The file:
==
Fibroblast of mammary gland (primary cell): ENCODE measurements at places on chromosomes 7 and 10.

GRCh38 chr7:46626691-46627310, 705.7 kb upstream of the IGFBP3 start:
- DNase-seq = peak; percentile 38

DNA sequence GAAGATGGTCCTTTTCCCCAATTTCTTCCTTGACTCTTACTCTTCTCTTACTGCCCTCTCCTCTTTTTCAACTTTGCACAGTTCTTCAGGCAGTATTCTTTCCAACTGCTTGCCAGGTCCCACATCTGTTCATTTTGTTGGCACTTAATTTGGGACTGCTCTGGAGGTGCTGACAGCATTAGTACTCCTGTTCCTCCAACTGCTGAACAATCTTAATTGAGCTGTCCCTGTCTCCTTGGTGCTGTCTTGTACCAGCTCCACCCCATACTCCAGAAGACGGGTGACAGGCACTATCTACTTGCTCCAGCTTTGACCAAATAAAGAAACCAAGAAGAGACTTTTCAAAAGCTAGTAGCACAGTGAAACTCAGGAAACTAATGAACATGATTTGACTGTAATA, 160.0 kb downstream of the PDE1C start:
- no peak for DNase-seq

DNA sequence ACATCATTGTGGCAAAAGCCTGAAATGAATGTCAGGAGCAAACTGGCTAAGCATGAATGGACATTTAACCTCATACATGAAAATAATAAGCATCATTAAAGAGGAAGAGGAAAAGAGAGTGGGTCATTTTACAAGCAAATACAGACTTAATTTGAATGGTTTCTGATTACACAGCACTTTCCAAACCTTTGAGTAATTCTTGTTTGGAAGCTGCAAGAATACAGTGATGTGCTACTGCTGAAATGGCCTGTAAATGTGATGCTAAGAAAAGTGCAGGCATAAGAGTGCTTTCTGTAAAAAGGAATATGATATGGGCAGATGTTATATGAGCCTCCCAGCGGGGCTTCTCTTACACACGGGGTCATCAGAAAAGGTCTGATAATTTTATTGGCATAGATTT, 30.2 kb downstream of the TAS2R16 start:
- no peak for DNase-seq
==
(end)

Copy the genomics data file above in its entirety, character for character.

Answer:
Fibroblast of mammary gland (primary cell): ENCODE measurements at places on chromosomes 7 and 10.

GRCh38 chr7:46626691-46627310, 705.7 kb upstream of the IGFBP3 start:
- DNase-seq = peak; percentile 38

DNA sequence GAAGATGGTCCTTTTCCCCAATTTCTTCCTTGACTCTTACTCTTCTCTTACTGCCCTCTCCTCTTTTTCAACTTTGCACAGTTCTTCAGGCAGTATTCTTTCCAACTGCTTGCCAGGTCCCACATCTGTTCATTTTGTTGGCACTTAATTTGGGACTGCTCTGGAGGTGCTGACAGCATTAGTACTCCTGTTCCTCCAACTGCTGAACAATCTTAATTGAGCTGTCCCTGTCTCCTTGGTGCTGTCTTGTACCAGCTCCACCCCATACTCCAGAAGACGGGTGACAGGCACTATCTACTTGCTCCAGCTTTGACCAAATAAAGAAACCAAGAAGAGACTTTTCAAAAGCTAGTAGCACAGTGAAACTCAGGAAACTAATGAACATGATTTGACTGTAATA, 160.0 kb downstream of the PDE1C start:
- no peak for DNase-seq

DNA sequence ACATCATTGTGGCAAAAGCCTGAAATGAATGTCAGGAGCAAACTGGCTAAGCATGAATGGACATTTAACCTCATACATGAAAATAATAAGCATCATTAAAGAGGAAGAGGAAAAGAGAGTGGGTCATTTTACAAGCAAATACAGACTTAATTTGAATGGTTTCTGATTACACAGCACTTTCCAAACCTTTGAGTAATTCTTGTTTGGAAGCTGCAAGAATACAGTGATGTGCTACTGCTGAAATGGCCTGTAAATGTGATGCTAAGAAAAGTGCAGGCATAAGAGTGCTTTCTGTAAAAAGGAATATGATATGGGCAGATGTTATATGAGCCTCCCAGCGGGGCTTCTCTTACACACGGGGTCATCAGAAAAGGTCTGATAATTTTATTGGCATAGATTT, 30.2 kb downstream of the TAS2R16 start:
- no peak for DNase-seq